More artistic style from Sycip
Snow bikes were popular at this year’s nahbs. : snow bikes were popular at this year’s nahbs.James Huang/BikeRadar.com
Sycip’s snow bike
Jeremy Sycip (brother Jay recently took a position at Chris King-Cielo) toned down the booth a bit this year, trading previous years’ jaw droppers for a collection of more subtly-styled pieces.
As was seemingly popular this year, Sycip showed off a snow bike with trademark segmented fork and seat stay construction (and yes, they were capped with pennies) and a custom integrated bar/stem combination. Just in case your winter sojourn involves a little extra gear though, a small custom rack is fitted out back.
Sycip also displayed a sweet 26″ steel hardtail with S&S couplings but our favourite was probably the red-and-cream townie. Simple frame style, painted-to-match fenders, stem and front rack, upright positioning: just the thing for cruising around town.
Oh, and about that rack? The wooden shelf was perfectly sized for a six-pack of your favourite bottled beer and yes, there was a bottle opener mounted right up front just in case you couldn’t quite wait until you got home.
Alternate Needs Transportation says ‘go by bike!’
This ant commuter could easily blend into the amsterdam scene.: this ant commuter could easily blend into the amsterdam scene.James Huang/BikeRadar.com
ANT’s ‘bare’ commuter
Mike Flanigan of Alternate Needs Transportation has long touted the benefits of commuting by bicycle and in contrast to many of the embellished showpieces on display by many of his colleagues at NAHBS, Flanigan’s bikes were all about function.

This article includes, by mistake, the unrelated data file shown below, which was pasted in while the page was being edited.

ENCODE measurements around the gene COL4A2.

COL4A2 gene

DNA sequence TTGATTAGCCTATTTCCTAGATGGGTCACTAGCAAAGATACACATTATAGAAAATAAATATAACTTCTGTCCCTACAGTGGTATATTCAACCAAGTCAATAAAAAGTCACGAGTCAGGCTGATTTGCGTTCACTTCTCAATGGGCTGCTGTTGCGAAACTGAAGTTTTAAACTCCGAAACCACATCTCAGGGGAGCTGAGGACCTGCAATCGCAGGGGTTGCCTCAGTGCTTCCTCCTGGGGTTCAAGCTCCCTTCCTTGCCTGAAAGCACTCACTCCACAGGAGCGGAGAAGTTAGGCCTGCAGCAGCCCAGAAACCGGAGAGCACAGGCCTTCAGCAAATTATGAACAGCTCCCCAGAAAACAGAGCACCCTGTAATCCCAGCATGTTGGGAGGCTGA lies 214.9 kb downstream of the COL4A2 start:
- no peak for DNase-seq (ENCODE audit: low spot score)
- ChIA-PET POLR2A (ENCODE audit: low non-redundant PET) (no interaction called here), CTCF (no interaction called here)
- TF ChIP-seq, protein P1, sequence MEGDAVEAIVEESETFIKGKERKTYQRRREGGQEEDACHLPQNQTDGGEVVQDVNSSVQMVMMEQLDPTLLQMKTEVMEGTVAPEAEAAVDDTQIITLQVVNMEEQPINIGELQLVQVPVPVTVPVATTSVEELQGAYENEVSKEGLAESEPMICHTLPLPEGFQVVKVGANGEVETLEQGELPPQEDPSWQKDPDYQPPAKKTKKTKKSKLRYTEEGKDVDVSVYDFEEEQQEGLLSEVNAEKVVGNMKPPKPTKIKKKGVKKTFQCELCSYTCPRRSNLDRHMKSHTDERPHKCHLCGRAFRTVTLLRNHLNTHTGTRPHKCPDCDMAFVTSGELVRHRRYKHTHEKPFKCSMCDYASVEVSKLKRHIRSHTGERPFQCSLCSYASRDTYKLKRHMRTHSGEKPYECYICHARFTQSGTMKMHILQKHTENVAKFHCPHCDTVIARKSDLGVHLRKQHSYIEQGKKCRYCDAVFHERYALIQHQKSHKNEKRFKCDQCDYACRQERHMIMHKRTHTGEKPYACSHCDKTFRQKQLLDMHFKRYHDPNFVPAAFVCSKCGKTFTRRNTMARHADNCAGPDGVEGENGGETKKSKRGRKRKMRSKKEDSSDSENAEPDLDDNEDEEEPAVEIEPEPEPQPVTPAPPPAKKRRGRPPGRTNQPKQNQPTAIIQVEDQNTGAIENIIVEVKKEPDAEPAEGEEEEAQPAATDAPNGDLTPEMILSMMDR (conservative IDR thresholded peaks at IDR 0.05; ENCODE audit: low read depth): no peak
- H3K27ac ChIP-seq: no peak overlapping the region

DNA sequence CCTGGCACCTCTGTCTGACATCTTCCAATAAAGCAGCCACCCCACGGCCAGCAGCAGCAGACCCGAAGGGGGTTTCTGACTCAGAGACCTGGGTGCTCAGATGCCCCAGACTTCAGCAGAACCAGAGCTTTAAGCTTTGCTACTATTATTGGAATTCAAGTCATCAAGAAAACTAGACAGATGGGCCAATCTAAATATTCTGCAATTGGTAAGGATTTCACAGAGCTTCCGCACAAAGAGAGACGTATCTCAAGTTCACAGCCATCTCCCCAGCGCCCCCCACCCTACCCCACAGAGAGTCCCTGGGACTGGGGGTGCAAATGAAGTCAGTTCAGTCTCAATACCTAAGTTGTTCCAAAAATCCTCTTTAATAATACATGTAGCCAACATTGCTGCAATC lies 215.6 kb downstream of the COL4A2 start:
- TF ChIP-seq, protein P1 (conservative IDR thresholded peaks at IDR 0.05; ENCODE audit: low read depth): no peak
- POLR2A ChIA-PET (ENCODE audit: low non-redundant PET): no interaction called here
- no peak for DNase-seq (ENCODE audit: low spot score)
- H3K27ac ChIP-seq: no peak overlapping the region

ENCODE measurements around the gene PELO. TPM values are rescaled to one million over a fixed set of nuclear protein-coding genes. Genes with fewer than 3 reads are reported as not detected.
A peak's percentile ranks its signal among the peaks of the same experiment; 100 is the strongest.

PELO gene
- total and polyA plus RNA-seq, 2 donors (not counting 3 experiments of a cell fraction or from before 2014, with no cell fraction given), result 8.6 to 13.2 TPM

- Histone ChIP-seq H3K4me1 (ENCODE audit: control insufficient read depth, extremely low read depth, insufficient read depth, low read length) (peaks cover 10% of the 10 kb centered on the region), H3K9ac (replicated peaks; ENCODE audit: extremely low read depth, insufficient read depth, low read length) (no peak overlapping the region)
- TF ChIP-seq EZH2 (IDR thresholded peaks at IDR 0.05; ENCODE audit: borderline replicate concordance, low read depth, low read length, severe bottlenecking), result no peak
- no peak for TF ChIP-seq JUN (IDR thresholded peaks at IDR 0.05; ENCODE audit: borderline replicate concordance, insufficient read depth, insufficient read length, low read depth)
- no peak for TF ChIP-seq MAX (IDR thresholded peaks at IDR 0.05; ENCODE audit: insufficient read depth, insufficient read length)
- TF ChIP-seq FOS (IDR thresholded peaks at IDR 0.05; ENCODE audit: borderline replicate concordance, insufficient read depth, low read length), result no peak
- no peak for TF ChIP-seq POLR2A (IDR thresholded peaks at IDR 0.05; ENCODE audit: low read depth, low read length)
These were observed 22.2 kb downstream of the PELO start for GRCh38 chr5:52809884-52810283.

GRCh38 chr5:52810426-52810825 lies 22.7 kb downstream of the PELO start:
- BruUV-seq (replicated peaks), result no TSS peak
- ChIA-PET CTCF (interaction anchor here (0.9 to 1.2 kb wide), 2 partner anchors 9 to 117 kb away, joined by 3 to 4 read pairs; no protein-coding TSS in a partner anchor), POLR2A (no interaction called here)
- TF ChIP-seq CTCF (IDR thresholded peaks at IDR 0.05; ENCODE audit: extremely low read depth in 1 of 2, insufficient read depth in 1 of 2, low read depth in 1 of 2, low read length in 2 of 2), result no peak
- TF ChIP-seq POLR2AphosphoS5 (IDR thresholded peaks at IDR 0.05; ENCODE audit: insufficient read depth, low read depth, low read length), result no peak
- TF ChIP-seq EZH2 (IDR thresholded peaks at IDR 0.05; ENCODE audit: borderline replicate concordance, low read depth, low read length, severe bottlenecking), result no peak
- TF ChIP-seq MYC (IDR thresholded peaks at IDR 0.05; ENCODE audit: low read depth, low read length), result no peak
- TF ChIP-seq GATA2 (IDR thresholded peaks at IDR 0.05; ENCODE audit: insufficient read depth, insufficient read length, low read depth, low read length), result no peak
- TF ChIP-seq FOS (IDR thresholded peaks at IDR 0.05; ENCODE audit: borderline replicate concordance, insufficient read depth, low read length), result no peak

In fact, not a single one bore any identifying labels save for the intentionally weathered head tube badges yet each was attractive if only for its single-minded and purposeful design.
One of our favourites in particular would look right at home on the streets of Amsterdam or Gent with its low step-through frame, upright positioning, full complement of racks, fenders and lights, and even a self-contained rear wheel lock commonly used in Europe.
In spite of the utilitarian look, Flanigan still fitted it with a variety of modern bits such as a Chris King NoThreadset, Paul Components alloy chainring and Shimano Nexus internally geared rear hub.
Was it cool looking? We suppose that depends on your perspective but we certainly wouldn’t be embarrassed rolling one of these down to our local pub.
Kimori joins growing list of Japanese exhibitors
The anti-29er! : the anti-29er!James Huang/BikeRadar.com
Some of NAHBS’ most interesting items were situated in the Kimori booth and included a pair of fully suspended – and perhaps a bit scary-looking – steel truss frames with an extraordinary level of detail. A single air-coil shock was used for the parallelogram-linkage front end while the rear made do with a simpler single-pivot design and elastomer stack.
Kimori also displayed an array of intriguing fixed-gear components such as a tidy-looking conversion kit for Shimano rear freehubs, a TiN-coated titanium rear cog and an intriguing clamp-on brake kit for dedicated track bikes.
Remember Easton’s magnesium stems? Kimori apparently haven’t as they showed off their own version complete with separate male/female titanium and aluminium hardware to preserve the protective overcoat. Claimed benefits include lighter weight and improved vibration damping relative to aluminium or carbon.